It's Time to Talk About Geno Smith
NFL Week 4 - Name a feel-good story from this NFL season better than Geno Smith's.
In the aftermath of the Seattle Seahawks moving on from star quarterback Russell Wilson, the team gave three-year Seattle backup and nine-year NFL veteran Smith a chance to earn a season-long starting role alongside the recently acquired Drew Lock. The quarterback battle seemed to be of little consequence to the national media. Prognosticators had already relegated Seattle to the basement of the NFC West, placing them in competition for the top overall pick in the 2023 draft.
The Week 1 matchup between Seattle and the Wilson-led Denver Broncos was just that: a matchup between the Seahawks and the quarterback who used to lead them. Most of the narrative was focused on Nathanial Hackett's coaching blunders, the most prominent members of Seattle's Super Bowl XLVII team chirping Wilson on Twitter, and Seattle essentially winning their own proverbial Super Bowl in Week 1. Hidden within that, though, was a beautiful moment for Smith, getting to chance to truly command his own team for the first time since 2014. He has started games since then, but those came as a backup in temporary roles. This, at least for one season, was all his.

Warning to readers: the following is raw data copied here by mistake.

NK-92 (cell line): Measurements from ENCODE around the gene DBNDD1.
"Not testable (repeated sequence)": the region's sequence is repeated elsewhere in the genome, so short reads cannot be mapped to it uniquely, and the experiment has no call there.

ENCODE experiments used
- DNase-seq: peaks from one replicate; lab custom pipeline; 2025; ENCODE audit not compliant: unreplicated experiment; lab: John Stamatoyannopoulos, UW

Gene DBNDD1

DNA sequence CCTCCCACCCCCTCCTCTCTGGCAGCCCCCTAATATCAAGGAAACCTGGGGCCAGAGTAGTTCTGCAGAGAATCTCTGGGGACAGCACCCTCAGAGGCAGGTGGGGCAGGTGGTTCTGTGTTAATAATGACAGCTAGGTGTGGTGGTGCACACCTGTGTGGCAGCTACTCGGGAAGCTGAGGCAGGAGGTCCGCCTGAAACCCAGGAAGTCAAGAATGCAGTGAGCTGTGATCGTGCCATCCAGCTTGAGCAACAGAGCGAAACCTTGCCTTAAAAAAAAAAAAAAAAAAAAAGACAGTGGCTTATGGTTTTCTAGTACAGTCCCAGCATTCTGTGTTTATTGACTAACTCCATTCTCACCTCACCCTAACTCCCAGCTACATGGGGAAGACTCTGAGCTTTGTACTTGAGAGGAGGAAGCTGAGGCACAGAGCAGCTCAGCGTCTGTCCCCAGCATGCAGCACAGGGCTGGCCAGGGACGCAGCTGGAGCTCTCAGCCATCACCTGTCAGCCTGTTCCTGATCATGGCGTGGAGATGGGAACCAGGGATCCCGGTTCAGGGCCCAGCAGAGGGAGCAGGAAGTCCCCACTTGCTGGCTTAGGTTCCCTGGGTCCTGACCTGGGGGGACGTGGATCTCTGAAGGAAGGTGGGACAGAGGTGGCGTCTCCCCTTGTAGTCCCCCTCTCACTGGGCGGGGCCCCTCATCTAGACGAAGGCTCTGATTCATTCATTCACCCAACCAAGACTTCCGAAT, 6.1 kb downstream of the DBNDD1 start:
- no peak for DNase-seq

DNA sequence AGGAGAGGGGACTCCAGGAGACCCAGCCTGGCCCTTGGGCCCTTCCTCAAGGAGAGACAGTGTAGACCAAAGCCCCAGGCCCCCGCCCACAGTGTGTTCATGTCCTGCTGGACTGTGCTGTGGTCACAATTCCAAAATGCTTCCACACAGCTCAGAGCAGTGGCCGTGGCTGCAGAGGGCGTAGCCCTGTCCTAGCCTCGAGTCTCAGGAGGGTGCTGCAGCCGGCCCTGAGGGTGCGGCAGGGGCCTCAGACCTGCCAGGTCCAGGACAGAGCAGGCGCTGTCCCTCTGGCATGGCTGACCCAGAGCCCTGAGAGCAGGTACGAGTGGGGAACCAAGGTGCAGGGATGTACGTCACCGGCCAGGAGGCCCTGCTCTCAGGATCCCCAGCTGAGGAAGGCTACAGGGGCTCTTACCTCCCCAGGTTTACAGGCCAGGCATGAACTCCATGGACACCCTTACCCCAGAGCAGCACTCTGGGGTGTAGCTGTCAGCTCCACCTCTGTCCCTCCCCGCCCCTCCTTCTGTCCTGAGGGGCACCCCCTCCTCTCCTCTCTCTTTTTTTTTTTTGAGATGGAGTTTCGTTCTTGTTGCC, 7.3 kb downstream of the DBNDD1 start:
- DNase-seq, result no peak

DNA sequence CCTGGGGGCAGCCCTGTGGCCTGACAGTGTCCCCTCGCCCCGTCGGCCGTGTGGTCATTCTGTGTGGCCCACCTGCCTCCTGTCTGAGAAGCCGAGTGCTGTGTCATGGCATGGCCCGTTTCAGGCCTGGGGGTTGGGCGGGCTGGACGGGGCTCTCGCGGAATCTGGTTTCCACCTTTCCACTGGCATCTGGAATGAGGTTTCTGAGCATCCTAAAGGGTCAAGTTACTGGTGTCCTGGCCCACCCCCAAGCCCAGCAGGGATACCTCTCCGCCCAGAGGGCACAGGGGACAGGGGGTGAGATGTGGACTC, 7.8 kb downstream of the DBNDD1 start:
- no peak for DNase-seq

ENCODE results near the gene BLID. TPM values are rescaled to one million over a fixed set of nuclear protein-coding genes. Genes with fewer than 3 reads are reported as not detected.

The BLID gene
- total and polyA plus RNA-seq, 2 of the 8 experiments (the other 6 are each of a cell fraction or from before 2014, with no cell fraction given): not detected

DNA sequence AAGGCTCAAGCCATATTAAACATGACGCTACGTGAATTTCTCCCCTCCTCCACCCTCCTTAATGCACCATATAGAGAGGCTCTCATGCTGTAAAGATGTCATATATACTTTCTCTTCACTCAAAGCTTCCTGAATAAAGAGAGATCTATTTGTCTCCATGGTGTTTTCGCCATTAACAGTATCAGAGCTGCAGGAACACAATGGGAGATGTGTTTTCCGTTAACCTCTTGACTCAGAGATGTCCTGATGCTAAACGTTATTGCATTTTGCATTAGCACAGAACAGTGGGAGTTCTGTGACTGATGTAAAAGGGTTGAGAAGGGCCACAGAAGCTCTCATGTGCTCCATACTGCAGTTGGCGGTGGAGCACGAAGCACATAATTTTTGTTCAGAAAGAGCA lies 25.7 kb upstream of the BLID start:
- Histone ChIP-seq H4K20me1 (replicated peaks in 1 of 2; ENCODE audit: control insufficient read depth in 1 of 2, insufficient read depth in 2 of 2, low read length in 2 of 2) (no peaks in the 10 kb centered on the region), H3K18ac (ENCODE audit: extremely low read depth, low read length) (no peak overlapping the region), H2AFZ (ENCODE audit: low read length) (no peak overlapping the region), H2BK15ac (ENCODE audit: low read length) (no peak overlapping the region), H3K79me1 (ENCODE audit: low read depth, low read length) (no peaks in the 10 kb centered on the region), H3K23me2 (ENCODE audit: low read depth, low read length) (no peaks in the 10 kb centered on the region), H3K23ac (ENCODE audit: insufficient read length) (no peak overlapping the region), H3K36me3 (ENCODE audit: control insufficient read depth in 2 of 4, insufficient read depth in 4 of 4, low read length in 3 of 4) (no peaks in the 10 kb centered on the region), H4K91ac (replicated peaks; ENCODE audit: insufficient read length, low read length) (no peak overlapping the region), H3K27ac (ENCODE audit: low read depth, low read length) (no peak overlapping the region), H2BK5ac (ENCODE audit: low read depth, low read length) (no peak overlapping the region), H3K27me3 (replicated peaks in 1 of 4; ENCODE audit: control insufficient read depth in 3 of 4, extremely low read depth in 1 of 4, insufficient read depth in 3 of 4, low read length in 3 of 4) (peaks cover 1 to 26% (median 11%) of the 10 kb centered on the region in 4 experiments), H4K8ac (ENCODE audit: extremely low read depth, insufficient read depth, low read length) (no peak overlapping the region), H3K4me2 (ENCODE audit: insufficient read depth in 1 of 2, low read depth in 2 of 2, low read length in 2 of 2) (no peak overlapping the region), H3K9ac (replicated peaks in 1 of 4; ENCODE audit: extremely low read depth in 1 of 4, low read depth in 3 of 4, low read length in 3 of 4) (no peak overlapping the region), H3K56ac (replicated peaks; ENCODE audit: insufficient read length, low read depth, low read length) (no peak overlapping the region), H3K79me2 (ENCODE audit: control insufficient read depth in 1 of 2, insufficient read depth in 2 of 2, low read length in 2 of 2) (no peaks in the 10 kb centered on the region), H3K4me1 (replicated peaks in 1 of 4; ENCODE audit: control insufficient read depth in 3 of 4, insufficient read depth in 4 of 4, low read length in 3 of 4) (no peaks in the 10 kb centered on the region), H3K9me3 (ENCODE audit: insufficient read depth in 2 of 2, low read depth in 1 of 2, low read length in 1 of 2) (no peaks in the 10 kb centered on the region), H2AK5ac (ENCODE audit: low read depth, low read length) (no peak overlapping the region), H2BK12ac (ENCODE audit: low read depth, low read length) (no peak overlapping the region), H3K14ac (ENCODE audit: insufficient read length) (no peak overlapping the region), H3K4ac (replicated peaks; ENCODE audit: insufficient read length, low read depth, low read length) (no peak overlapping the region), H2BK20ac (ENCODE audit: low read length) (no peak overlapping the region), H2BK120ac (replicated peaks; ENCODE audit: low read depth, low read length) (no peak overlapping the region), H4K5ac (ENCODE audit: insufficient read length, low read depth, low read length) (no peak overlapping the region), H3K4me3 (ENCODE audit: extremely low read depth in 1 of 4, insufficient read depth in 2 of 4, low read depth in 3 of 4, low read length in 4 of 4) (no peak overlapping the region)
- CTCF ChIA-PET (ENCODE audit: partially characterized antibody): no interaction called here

Smith even had the chance to cap it all off with an iconic mic drop of a quote: "They wrote me off, but I ain't write back."
That's where the national interest in Seattle ended. The Seahawks dropped back-to-back games against San Francisco and Atlanta, the former of which served as a momentary feel-good welcome back for Jimmy Garoppolo. It wasn't until this week, in the bargain bin version of 2018's Monday Night Football fireworks show between the Kansas City Chiefs and Los Angeles Rams, that the Seahawks made their triumphant return to national consciousness with one statement: Geno Smith looks for real.